| SITE RATING:
This 1998 recording, which took place at the Eastminster
Presbyterian Church in Wichita, Kansas, was obviously made as a memento
for choir and orchestra members and their families, and, despite being
an amateur production, conductor John Leavitt has done some unique
vocal restructuring, making this recording more interesting than it
otherwise would have been. The most
jarring evidence that this is not a professional group are the
soloists, with alto Cammie Nelson sounding like she's fresh out of high
school, possessing more of a very light "pop" voice than classical -
and who is truly out of her depth singing Handel. Treble Matthew Leavitt (I'm going to
assume a familial
relationship between him and the director) struggles, having a pleasant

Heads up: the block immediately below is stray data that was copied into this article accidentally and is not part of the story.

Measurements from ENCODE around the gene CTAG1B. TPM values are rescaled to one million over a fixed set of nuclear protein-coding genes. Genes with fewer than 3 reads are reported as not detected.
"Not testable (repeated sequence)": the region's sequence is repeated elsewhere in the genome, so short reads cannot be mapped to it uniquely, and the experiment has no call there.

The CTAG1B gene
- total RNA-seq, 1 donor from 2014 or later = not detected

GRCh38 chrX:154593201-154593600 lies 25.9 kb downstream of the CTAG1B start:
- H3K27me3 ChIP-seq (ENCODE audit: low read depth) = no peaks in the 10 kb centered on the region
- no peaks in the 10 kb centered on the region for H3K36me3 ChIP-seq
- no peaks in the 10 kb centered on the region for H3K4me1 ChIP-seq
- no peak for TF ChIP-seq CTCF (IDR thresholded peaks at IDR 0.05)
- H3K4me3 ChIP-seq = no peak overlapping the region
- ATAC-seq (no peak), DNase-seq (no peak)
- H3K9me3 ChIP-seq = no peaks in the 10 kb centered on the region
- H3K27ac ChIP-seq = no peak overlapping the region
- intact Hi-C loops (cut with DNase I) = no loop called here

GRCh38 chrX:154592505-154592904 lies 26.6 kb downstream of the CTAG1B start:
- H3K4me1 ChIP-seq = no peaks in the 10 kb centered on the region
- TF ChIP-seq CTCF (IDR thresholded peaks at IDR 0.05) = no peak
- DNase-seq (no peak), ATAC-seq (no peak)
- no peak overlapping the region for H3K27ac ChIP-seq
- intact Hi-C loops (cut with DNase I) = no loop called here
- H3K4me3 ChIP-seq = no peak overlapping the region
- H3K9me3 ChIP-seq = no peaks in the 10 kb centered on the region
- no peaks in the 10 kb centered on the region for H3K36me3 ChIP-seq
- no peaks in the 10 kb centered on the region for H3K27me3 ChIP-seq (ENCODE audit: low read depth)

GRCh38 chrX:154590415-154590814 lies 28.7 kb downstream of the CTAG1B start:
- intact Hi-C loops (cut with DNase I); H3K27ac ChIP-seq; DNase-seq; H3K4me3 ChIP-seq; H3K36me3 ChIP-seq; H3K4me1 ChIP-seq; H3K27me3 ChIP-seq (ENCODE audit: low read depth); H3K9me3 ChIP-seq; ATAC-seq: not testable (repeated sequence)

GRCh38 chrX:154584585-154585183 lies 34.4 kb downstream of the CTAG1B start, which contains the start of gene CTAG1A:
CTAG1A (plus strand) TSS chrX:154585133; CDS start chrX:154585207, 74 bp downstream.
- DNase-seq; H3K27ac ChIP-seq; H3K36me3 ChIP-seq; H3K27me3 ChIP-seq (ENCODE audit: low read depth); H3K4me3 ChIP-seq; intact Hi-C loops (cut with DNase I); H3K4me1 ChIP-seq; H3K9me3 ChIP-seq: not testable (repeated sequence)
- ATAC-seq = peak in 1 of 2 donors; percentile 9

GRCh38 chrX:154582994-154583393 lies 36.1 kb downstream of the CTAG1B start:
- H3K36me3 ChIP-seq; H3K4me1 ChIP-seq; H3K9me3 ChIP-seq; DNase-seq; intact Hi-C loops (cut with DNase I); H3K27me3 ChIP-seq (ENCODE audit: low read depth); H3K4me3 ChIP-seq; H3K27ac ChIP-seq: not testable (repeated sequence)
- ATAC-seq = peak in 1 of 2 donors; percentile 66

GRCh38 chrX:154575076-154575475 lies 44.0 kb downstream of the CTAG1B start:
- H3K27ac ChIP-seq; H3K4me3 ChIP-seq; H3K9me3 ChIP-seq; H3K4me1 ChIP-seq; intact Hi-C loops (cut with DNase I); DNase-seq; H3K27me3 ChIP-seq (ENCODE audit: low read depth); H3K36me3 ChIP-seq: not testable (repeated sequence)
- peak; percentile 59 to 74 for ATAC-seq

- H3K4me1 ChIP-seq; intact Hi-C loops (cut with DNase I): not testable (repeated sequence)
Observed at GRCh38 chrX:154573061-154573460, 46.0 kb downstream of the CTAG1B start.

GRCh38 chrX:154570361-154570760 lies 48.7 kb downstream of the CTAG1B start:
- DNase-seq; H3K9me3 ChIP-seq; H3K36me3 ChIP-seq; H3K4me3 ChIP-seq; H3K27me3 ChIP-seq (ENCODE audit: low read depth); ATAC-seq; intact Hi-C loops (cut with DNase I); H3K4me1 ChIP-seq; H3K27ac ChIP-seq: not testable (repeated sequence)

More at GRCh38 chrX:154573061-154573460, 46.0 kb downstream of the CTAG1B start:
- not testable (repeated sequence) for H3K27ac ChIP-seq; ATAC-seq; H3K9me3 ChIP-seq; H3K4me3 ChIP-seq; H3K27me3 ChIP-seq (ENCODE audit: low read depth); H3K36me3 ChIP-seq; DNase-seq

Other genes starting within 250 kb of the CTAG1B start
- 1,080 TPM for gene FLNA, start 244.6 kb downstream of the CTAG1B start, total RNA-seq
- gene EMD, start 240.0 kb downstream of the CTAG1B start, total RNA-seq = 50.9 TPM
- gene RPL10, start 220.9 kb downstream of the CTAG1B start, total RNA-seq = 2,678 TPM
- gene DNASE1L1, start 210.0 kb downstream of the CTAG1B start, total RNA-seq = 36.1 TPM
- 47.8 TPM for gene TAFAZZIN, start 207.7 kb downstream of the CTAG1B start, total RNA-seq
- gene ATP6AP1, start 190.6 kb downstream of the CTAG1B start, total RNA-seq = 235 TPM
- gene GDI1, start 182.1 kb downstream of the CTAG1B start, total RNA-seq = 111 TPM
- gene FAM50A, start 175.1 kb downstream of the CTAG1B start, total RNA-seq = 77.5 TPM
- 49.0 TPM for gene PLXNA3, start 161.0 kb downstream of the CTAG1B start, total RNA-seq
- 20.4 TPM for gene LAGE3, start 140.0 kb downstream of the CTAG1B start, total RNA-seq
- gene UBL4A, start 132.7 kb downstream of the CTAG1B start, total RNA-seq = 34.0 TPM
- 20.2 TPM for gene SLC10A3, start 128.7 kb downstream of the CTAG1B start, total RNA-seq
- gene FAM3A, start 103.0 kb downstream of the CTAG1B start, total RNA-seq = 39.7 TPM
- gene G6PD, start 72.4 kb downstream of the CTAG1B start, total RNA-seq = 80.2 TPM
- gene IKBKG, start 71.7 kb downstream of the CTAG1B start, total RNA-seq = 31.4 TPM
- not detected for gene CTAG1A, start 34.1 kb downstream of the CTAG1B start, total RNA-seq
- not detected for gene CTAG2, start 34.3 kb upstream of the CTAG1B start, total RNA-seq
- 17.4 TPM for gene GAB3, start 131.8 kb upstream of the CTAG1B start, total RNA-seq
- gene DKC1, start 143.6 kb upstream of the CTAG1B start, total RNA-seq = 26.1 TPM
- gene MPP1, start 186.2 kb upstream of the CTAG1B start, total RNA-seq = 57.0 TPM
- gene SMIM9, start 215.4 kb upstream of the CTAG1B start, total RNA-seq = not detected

tone, but uncertain pitch and vocal weakness during his solos.
Soprano Meg Houston
fine, bell-like tone, but struggles with minor pitch issues, while bass
Lance Fairbairn sounds as if he's auditioning for a community theater
production of "Les Miserables." But during his one solo, "The
Trumpet Shall Sound" - the men of the Choir join in during the last
half of the aria (!), an addition which would horrify purists,
but which I found very interesting. Conductor John
Leavitt makes other fresh choices with vocal assignments, with a
children's chorus handling
"There Were Shepherds in the Field", and who sing with pure, if rather
blocked phrasing. It's a refreshing change of pace, and they join
the adult choir in "Glory To God" in a invigorating chorus.
The children's chorus also takes on "Then Shall the Eyes of the
Blind Be Opened" and "He Shall Feed His Flock", with similar fine
pitch, but rather rote and square, lacking the sensitive feeling which
a mature soloist can bring to them. All in all, this is a more
recording than I would have suspected, with sturdy choral and
orchestral work, and curious use of a children's choir throughout.
For collector's only.